Jeff Bainter, of Ronald, who graduated from West Valley High School in 1981, was inducted in November for his 35-year career in racing and building monster trucks.
YAKIMA — The Yakima native who built and raced the monster Jeep known as Hot Stuff — then rebuilt it after it was reduced to parts — is celebrating an extra special holiday season this year.
Jeff Bainter, of Ronald, Kittitas County, who graduated from West Valley High School in 1981, was inducted into the International Monster Truck Museum Hall of Fame in November for his 35-year career in racing and building monster trucks.
He still races Captain USA, the monster truck he built as Captain America in 1997 and renamed in 2003. As an independent driver, Bainter solely owns his monster trucks, which he has also designed, built, transported and maintained.
Bainter and four others, chosen from 20 nominees, were inducted in November during the seventh annual hall-of-fame-induction ceremony and reunion in Auburn, Indiana. It was his second nomination.
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“It’s definitely a highlight of my career,” said Bainter, 55, noting that inductees have included owners, announcers and others in the monster-truck industry along with drivers.
He gladly accepted a massive plaque detailing his accomplishment but wasn’t keen on speaking in front of several hundred people. “I spent so much of my speech thanking people,” he said.
Most of all, Bainter wanted to thank the fans.
“And finally, from the bottom of my heart, a big thank-you to the monster-truck fans themselves,” he said in his speech. “The fans of all ages have played such a big part in helping create our sport and allow the sport to grow to what it is today.”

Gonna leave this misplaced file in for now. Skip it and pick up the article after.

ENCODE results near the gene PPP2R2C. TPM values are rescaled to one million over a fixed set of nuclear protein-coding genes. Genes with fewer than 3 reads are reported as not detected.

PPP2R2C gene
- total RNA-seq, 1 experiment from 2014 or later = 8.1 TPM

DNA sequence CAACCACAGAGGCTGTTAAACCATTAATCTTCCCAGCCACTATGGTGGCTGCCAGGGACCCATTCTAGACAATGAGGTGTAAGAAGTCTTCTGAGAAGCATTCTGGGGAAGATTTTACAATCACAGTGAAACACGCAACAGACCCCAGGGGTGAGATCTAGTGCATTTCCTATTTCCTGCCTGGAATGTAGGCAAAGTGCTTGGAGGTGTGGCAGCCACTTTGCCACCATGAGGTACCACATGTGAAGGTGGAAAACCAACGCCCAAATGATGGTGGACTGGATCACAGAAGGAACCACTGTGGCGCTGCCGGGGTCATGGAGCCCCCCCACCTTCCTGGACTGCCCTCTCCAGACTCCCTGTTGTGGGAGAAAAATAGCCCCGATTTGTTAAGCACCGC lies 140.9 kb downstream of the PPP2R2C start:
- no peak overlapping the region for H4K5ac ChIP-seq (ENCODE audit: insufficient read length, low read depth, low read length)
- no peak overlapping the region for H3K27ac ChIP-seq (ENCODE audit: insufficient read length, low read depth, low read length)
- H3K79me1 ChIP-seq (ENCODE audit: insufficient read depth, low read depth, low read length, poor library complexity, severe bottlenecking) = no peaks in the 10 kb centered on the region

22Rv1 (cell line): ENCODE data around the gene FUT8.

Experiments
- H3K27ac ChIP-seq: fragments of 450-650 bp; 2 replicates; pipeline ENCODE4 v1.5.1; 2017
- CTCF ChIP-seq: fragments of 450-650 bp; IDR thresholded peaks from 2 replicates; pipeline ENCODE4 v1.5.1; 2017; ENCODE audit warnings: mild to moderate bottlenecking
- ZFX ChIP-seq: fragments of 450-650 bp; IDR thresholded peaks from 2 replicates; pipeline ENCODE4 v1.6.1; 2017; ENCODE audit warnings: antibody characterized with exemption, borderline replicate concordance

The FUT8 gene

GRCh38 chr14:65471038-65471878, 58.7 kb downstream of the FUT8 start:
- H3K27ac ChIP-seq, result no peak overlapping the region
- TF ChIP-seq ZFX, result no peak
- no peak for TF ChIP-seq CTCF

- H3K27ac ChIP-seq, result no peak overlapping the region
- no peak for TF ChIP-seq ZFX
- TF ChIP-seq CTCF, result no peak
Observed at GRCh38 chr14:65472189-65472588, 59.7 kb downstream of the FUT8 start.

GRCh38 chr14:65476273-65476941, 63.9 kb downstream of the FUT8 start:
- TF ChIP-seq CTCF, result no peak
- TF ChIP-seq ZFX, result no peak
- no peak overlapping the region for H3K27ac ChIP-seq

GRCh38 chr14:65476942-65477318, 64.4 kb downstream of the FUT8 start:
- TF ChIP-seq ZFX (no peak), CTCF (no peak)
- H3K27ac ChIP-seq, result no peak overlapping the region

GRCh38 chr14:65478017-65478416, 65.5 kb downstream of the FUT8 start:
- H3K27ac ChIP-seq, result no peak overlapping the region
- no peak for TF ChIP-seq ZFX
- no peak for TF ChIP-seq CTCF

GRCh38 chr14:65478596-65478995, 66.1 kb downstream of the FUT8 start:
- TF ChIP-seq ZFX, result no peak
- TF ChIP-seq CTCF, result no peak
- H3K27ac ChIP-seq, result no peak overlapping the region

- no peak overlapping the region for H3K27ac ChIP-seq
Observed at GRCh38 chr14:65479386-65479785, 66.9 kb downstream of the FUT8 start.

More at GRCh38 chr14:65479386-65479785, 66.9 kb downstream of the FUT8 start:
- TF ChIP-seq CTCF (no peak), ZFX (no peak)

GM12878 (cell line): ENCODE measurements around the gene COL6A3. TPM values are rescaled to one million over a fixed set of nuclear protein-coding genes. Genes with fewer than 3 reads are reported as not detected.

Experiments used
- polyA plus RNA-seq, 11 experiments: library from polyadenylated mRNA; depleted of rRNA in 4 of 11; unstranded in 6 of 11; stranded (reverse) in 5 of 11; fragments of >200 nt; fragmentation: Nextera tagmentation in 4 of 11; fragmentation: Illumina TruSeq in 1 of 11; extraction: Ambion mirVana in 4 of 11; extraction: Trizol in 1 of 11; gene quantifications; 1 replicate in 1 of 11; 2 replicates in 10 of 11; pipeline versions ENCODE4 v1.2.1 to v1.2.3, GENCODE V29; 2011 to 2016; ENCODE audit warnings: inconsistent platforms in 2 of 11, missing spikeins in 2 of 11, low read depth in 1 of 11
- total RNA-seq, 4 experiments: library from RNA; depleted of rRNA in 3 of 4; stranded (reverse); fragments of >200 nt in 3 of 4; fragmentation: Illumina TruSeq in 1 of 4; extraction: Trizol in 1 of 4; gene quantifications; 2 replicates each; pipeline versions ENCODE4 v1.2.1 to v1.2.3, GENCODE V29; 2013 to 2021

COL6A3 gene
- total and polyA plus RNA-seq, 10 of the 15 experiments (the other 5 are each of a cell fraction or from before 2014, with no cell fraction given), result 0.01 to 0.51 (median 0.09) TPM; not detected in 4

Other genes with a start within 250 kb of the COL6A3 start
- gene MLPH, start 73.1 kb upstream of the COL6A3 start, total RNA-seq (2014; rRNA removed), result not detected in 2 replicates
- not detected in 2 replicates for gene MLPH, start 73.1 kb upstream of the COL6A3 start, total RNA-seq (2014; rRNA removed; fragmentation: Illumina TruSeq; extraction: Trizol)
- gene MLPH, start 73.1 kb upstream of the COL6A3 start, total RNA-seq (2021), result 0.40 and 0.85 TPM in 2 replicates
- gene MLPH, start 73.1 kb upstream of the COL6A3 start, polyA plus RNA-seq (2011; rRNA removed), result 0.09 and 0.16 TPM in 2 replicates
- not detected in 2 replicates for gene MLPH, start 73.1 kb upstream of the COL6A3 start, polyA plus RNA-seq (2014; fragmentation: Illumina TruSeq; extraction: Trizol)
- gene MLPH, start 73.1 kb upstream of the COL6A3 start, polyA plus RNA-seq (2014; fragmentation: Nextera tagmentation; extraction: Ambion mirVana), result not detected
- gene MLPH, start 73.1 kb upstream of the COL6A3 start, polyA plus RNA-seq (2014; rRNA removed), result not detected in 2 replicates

Known as the World’s Largest Jeep, the towering red truck Bainter rebuilt with the bones of an earlier Jeep known as Hot Stuff was on display during the induction and reunion weekend, thanks to a friend who hauled it in his semi trailer.
Bainter’s career in monster trucks began with Hot Stuff, which made its public debut in the 1986 Sunfair Parade in Yakima and launched his professional driving career in Southern California’s Anaheim Stadium in 1987.
Hot Stuff later crushed cars alongside its partner, a bright-yellow monster Jeep known as High Voltage, which Bainter built in 1989. Hot Stuff even took on Bigfoot, the granddaddy of all monster trucks, and won several times.
In 2003, Bainter sold Hot Stuff and High Voltage. Then in 2010, a fan found the remains of Hot Stuff for sale on eBay. He and Bainter each paid $2,000; Bainter later bought him out and started rebuilding the World’s Largest Jeep in 2014. And that’s the version that thousands saw in the 2016 Sunfair Parade.
More recently, he drove the big red Jeep — decorated with icicle lights, a snowman and candy canes — in the Christmas in Cle Elum parade. Bainter plans other events and appearances as a way to give back to his fans, who he said blessed him with a career he relishes.
He considers himself semiretired these days.
“I think we did about 17 events this year, nothing like the 45 weeks a year I did in the past,” he said.
He’s glad he got into the monster-truck industry when he did.
“Our industry has changed so much in the last three years,” Bainter said, moving from an industry made up of independent drivers and owners to one dominated by a single company.
“I have been very lucky to have had such a great job for the last 30-plus years,” he said in his speech. “I was not sure if I could support myself racing monster trucks, and never would have guessed I would still be racing the trucks well into my 50s.”